Change is slow in the Utilities industry. The last 120 years have brought about just a handful of technologies and process changes that have had long-term impact. But the impact of digital technology – and changing customer behavior – is now being felt across Utilities. Cloud and mobile technologies are creating enormous changes in the way information is managed, distributed and used. Today’s customers want to be in control of their utility consumption and billing. They have become accustomed with exceptional digital and mobile service from their telecom providers, retail businesses, banks, travel and the hospitality industries. They want the same experience from Utilities as well. That is why Customer Information Systems (CIS) are becoming critical for Utilities keen to engage and retain their customers. CIS is not a new topic of discussion for Utility executives. Various forms of CIS have been around for the last 30 years. They have been debated largely around a single question: what should be the correct Total Cost of Ownership (TCO) for a CIS implementation? It has been difficult to arrive at an acceptable consensus on TCO that leads to action.
What makes CIS essential and affordable?
However, with increasing deregulation, growing competition and ballooning regulatory oversight, the need to understand customers, improve customer service and develop better products to increase revenue has become acute. Further, CIS cannot be ignored. With metering and newer needs (from smart grids and smart systems, etc.), CIS has become essential to the meter-to-cash (M2C) process, to the creation of new products and optimizing supply. It also helps reduce cost to serve and makes way for a variety of customer- friendly payment systems. In parallel, another development has proven to be encouraging. CIS systems from providers such as Oracle and SAP have matured. Their pre-built components can be quickly configured and deployed with the assistance of System Integrators (SIs), who bring along their template-based solutions and accelerators. This leads to reduction in risk and implementation time, in turn resulting in lowered costs. Over the last few years, integrated systems have matured to the point where CIS as a Service (CaaS) has become a reality. The advantages of using CIS as a Service are varied and immediate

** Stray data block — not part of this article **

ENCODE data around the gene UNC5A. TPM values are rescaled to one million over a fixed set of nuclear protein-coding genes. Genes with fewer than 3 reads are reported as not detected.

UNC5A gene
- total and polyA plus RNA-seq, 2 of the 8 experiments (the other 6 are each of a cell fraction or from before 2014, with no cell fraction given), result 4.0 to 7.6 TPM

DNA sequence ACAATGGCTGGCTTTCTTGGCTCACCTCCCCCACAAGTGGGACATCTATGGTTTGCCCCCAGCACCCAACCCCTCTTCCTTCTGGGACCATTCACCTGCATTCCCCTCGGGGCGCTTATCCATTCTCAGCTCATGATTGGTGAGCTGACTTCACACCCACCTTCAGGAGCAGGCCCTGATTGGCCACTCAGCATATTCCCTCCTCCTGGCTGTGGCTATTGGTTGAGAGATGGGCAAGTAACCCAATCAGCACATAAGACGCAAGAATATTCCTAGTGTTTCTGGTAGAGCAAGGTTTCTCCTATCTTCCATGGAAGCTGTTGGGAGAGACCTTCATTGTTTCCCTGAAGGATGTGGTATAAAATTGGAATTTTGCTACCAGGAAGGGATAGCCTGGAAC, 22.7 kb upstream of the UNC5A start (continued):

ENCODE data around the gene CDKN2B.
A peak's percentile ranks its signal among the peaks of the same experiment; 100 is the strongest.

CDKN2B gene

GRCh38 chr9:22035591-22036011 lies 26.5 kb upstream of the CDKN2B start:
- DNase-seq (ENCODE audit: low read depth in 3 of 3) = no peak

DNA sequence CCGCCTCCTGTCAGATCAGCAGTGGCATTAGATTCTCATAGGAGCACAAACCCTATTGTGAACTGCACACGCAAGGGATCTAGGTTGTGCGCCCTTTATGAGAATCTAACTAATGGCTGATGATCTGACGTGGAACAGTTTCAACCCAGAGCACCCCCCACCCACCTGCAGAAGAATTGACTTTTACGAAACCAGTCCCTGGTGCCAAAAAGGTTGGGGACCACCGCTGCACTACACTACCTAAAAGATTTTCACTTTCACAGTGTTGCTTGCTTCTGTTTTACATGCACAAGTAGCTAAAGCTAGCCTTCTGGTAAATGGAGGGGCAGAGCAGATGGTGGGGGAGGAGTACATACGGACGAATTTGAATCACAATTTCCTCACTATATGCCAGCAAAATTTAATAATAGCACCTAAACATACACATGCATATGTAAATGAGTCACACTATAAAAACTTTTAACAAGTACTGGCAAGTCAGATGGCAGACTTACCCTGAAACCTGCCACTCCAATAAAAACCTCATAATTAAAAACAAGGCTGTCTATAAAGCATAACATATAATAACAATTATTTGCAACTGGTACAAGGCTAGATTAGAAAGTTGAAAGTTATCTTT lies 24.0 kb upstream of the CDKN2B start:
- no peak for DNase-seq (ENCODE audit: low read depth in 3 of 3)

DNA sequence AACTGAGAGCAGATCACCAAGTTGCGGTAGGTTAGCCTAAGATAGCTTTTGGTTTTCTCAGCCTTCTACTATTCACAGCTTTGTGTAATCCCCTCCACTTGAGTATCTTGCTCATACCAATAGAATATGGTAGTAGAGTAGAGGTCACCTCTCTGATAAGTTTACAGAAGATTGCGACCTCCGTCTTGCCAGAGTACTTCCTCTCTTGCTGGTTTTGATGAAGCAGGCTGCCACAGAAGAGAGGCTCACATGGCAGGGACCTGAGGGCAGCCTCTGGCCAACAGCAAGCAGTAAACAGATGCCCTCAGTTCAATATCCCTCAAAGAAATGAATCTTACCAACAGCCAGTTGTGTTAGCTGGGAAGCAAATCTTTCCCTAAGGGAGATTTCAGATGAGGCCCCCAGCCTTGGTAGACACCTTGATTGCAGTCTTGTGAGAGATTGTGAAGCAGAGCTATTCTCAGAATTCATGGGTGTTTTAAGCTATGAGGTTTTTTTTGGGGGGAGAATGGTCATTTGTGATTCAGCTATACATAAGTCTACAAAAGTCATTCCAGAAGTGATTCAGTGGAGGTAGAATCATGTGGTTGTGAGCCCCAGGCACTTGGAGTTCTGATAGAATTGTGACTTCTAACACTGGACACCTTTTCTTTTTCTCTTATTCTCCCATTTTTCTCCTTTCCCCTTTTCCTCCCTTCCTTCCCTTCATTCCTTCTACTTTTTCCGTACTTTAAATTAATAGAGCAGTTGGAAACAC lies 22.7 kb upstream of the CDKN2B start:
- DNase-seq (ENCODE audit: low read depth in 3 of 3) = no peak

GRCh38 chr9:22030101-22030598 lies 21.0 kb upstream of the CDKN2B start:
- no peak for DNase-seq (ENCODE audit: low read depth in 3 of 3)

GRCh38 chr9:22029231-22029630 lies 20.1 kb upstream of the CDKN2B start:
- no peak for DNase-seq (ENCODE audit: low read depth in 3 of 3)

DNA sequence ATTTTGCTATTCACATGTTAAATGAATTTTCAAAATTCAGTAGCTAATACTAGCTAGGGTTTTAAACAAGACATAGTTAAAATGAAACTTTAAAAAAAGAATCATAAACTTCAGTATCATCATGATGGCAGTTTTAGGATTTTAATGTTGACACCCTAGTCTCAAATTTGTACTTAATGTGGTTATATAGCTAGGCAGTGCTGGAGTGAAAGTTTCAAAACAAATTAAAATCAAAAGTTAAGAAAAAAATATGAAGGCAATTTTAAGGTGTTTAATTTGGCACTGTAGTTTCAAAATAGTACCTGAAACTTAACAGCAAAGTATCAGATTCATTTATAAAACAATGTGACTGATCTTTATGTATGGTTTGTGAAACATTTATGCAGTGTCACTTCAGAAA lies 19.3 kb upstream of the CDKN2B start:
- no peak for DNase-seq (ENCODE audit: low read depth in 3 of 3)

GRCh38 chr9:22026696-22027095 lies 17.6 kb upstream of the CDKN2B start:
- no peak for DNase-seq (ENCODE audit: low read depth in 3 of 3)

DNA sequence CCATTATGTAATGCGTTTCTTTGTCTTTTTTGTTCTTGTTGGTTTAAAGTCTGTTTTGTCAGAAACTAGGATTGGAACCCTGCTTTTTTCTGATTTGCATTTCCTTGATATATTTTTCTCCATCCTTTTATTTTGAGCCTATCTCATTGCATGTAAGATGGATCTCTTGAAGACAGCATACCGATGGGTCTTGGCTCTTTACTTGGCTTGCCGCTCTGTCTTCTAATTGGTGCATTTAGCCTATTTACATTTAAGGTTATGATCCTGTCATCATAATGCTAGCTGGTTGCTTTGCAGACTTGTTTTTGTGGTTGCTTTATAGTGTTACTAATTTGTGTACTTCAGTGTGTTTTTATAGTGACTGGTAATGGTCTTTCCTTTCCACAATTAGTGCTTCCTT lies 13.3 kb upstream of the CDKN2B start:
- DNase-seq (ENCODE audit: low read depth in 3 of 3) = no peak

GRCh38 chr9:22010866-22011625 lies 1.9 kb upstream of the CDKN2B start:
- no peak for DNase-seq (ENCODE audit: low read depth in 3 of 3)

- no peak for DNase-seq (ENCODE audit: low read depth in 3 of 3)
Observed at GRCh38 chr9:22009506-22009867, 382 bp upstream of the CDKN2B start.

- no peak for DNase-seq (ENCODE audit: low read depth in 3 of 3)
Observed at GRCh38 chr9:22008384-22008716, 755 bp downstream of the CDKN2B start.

CaaS is different from its predecessor
Delivering extraordinary results and changes
Although apprehensions around CaaS exist, we have seen progressive Utilities step up and adopt CaaS with extraordinary results. One example is of a municipally owned and operated utility in the Ohio Valley of the US. The utility provides water to about 235,000 accounts. It adopted CaaS and is now planning to offer it in the form of a Service Bureau that allows other water utilities to share the infrastructure. Similarly, a progressive power utility in Denmark adopted the model and became operational within 6 months of initiating the project.There are five important reasons why Utilities will find CIS replacement orupgrade irresistible.